Heat-Related Emergencies are a Concern During Summer Months

Now that summer has arrived and many of us are spending more time outside, it’s wise to be aware that warmer temperatures can create situations that bring harm to our bodies.

In the coming days, we can expect to see temperatures consistently in the 80s and low 90s, and it’s important to take steps to keep cool and healthy during this time of the year.

While it’s common for individuals to take precautions when the weather gets really hot during June, July, August and September, without taking the proper precautions, heatstroke or heat exhaustion may occur once temperatures hit 80 degrees or the humidity reaches above 75 percent.

Heatstroke is a condition marked by fever and often by unconsciousness, caused by failure of the body's temperature-regulating mechanism when exposed to excessively high temperatures along with dehydration. That dangerous combination may cause the core body temperature to reach or exceed 105 degrees Fahrenheit. At that point, the situation becomes a medical emergency that may result in brain injury or possibly death.

It’s vital to recognize the signs and symptoms of heat-related illnesses, which can include a headache, confusion, delirium, slurred speech or seizures, an altered sweating pattern (either no sweat despite warm temperatures or sudden excessive sweating), nausea or vomiting, flushed skin, rapid, shallow breathing or a racing pulse. It’s important to note that children and the elderly are most susceptible to these conditions.

To prevent difficulties with the heat, I recommend these suggestions:

  • Stay hydrated. Drink more water than you normally would, and don’t let yourself get thirsty. When you begin to feel thirsty, your body is already dehydrated.
  • Air conditioning is the number one protective factor against heat-related illness. If you do not have air conditioning, spend time at a nearby air-conditioned place such as a friend’s house or public facilities such as shopping malls or libraries.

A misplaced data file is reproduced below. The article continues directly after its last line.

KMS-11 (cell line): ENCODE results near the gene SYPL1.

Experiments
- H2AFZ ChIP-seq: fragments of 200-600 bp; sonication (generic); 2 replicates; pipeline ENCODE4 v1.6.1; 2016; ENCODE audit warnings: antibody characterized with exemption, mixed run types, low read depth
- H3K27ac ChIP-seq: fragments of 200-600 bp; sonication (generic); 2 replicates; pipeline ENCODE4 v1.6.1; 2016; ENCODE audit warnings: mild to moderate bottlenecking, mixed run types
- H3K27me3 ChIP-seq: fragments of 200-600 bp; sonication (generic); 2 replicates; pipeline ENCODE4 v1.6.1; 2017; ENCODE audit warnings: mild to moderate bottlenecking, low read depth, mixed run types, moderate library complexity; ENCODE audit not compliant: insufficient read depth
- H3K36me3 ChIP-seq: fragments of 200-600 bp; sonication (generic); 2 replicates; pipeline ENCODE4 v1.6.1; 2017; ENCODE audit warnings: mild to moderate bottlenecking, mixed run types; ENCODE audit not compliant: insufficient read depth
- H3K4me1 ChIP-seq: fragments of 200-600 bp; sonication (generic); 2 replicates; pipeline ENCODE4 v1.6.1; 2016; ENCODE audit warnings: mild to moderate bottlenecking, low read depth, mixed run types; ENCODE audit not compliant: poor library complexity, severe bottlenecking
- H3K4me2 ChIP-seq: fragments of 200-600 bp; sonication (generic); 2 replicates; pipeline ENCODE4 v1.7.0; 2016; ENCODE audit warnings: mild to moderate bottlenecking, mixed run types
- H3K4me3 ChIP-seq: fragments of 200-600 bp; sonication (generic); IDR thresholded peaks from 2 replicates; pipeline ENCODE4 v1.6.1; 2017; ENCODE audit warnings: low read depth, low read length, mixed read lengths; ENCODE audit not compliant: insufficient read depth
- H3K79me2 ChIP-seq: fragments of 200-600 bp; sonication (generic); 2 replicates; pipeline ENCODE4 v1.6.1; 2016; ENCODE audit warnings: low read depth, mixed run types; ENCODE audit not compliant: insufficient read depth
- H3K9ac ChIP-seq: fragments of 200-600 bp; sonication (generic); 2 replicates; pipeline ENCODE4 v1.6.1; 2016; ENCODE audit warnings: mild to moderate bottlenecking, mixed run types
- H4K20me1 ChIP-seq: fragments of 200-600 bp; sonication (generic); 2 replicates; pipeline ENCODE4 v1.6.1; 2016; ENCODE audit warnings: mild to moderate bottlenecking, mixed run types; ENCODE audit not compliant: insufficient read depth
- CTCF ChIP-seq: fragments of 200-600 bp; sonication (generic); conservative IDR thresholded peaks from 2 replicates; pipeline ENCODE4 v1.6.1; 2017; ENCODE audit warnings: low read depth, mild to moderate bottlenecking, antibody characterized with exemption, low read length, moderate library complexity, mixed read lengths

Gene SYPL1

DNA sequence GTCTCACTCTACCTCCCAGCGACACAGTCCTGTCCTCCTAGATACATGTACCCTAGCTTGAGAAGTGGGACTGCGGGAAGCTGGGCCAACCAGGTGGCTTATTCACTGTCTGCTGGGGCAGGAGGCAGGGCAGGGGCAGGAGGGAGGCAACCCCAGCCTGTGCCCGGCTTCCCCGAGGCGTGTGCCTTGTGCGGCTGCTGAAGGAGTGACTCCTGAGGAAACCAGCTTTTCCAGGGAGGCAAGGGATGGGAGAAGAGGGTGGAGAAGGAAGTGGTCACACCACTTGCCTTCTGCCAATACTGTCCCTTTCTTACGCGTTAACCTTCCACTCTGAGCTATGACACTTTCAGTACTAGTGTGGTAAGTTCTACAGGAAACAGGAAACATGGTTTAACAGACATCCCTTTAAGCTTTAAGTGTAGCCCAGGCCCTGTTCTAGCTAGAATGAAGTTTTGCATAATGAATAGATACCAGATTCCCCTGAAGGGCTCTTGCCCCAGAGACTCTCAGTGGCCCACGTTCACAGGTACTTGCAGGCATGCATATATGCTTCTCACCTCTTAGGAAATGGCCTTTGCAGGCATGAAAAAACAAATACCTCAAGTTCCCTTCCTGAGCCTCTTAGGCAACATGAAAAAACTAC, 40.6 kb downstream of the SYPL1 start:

• Wear loose, lightweight and light-colored clothing.
  • Avoid strenuous activities outside if possible. If you must participate in physical labor or activity outdoors, take frequent breaks in a shaded or air-conditioned space, and hydrate often with water and sports drinks.
  • Protect against sunburn, which can affect the body’s ability to cool down. Wear a sunscreen with SPF 30 or higher if you will be outdoors, and reapply every two hours.
  • Never leave a child, or anyone, in a car on a hot day, even if you crack a window. The internal temperature of a car can skyrocket 20 degrees in as little as 10 minutes.

If you or someone you are with begins to experience these symptoms, seek medical attention immediately by calling 911. Get to a cool, shaded place, remove unnecessary clothing, cool the body by spraying with cool water and hydrate.

To learn more about heat-related injuries, contact your health care provider. If you do not have a primary health care provider, please call 317-880-3838. Eskenazi Health West 38th Street is our newest health center and offers primary and specialty care services.

Dr. Maria Robles
Internal Medicine
Eskenazi Health West 38th Street

This column originally appeared in The Speedway Town Press, where Dr. Robles has a monthly column.